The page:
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New Testing Method: Oral Fluid Collections

close up image of oral fluid collection device in mouth

Dedicated to innovation in anti-doping, USADA is introducing oral fluid testing, a pain-free, non-invasive collection experience that is being piloted both in and out-of-competition in the UFC Anti-Doping Program. This testing method is safe, reliable, and can be administered anywhere.

Collecting samples through the pilot program is critical to validating the sample collection process and analytical methods, as well as securing athlete feedback. World Anti-Doping Agency (WADA)-accredited laboratories and other global anti-doping partners will also play an integral role in evaluating and adopting these revolutionary new technologies for programs and athletes worldwide.

Starting on December 11, 2019, all UFC athletes, regardless of location, are subject to oral fluid testing. In preparation for your first oral fluid testing experience, here are answers to some of the questions you might have about the new collection method. You can also find a step-by-step guide demonstrating the collection process.

Oral Fluid Collection: Step-By-Step

Click below to view a PDF version

small version of oral fluid collection step by step graphic

The collection and analysis of oral fluid, or saliva, has advanced as a drug testing method in recent years. Oral fluid testing allows for non-invasive collections that are easy to observe and limit the potential for tampering.

USADA will collect samples using a small, easy-to-use oral fluid collection device designed to be accurate, reliable, and convenient. The device USADA will use at the start of the pilot program collects the approximately 1 mL of oral fluid needed for analysis in an average of 3 ½  minutes, and to prevent dilution, does not use artificial stimulants to increase saliva production.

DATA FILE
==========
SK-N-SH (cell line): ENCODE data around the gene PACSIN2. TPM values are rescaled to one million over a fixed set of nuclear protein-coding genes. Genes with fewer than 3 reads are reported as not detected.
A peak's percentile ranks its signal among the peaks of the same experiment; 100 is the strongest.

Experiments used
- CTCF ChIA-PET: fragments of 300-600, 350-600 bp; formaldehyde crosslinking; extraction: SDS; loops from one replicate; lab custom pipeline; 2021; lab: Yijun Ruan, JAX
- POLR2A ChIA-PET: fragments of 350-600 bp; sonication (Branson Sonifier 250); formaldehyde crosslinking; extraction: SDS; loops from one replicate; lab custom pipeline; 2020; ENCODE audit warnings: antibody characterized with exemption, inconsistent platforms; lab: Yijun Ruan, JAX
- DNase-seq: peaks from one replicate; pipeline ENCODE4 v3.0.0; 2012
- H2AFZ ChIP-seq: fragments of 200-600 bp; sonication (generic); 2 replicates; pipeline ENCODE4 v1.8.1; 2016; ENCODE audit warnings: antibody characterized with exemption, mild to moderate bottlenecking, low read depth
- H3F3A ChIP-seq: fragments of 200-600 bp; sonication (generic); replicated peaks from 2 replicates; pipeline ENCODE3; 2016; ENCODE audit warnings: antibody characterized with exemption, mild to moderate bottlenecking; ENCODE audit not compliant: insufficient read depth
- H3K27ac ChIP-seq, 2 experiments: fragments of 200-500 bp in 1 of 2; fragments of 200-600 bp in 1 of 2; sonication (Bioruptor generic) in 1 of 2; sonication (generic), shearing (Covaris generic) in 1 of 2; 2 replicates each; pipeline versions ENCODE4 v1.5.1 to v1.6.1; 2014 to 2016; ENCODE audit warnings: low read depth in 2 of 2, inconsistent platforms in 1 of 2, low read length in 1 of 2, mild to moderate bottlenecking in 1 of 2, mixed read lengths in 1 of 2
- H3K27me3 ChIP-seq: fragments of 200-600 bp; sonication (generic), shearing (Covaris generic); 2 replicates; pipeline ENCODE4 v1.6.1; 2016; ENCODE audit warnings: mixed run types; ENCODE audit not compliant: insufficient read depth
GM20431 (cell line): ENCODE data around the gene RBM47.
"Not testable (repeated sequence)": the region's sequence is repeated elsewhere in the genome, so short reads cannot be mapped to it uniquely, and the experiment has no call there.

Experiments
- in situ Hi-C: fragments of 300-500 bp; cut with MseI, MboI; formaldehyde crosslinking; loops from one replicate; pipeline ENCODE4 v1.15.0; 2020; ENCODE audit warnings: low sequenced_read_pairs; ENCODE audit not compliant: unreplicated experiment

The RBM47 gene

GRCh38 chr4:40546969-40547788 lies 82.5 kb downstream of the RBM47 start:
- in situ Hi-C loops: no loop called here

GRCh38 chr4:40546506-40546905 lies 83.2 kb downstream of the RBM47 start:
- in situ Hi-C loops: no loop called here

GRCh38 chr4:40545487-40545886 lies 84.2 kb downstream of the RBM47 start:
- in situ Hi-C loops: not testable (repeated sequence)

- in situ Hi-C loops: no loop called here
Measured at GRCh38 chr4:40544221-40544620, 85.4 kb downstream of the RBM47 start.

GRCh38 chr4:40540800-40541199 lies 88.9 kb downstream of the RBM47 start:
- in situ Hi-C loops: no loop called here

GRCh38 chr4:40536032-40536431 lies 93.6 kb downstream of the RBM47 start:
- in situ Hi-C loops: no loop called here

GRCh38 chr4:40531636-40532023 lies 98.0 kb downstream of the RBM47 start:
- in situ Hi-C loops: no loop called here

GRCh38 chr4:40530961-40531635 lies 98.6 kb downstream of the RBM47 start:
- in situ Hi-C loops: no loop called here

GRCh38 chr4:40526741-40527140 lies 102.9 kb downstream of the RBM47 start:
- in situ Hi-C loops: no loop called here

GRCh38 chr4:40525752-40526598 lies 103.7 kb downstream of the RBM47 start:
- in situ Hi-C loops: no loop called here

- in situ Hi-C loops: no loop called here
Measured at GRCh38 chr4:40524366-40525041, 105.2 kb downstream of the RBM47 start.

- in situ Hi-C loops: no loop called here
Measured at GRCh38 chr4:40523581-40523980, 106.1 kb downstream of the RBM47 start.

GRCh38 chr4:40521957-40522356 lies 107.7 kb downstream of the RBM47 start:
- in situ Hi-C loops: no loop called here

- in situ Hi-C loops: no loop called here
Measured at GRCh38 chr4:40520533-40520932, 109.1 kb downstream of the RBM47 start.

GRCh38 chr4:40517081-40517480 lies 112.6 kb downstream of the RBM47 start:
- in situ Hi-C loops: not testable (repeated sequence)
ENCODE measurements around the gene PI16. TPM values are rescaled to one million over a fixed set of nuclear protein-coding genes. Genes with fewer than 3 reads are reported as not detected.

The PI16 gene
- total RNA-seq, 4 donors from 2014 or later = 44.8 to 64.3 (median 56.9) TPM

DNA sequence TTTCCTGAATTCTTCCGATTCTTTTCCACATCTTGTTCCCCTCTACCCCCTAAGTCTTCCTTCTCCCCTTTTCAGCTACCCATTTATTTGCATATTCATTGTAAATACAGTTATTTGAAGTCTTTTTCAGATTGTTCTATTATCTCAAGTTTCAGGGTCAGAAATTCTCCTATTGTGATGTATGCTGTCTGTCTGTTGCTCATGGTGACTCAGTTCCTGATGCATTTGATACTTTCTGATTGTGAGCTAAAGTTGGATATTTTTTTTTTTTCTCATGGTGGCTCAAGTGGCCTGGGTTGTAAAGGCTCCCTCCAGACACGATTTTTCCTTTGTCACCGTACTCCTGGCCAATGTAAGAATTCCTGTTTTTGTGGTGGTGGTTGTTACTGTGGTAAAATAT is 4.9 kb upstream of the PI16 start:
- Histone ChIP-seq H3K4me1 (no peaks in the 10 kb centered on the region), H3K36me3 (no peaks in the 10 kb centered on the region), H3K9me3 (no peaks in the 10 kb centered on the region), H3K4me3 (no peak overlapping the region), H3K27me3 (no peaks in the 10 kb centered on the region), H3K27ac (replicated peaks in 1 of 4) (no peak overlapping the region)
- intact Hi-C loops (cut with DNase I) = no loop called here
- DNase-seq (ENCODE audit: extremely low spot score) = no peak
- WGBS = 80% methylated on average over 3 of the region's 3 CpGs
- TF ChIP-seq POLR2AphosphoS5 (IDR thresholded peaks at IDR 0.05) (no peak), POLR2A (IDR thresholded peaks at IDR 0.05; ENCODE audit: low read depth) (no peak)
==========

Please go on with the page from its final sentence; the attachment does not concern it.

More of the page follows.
oral fluids collection device

When the necessary amount of oral fluid has been collected, the volume indicator turns blue and the saliva collector is placed in a secure transportation tube. Athletes may not eat or drink for 10 minutes prior to collection.

Oral fluid testing comes with numerous potential benefits, including:

  • A pain-free and non-invasive collection experience for athletes.
  • Eliminates the need for gender-specific collection personnel.
  • Samples can be easily and quickly collected in a wide range of environments.

A major benefit of oral fluid testing is that it has the potential to detect in-competition prohibited substances, such as stimulants or cannabinoids, very close to their use and/or exposure. Accordingly, this may minimize the potential scenario where a substance prohibited in-competition only, that was used out-of-competition, would be detected during an in-competition test.

There are no known health implications or side effects associated with oral fluid testing.

USADA will use the pilot program to evaluate the accuracy and effectiveness of oral fluid testing. If oral fluid testing proves valid through the trial period, it could be used to complement urine and/or blood testing. During the pilot program, in order to compare results between different sample collection methods, athletes will likely experience multiple collection methods during one test session, such as urine and oral fluid testing.

Oral fluid samples will be analyzed at an independent, WADA-accredited laboratory. All samples will be identified only by an anonymous sample code number. If necessary, the laboratory will be provided information about which urine and oral fluid samples relate to the same athlete, but the athlete’s identity is not disclosed and is always protected.

During the pilot period, oral fluid sample results will not be reported. Samples will be used to evaluate the accuracy and effectiveness of oral fluid testing.

Oral fluid samples will be refrigerated for short-term storage lasting 2–4 weeks and may be frozen for long-term storage.

Once an athlete has been notified that they have been selected for testing, the athlete is required to provide the requested sample, regardless of collection method. As such, the same refusal consequences that exist for urine, venipuncture, and dried blood spot collections will apply to oral fluid collections.

For the period of the pilot project, only an A sample will be collected from an athlete. Depending on the outcomes, an A and B sample collection kit may be developed.

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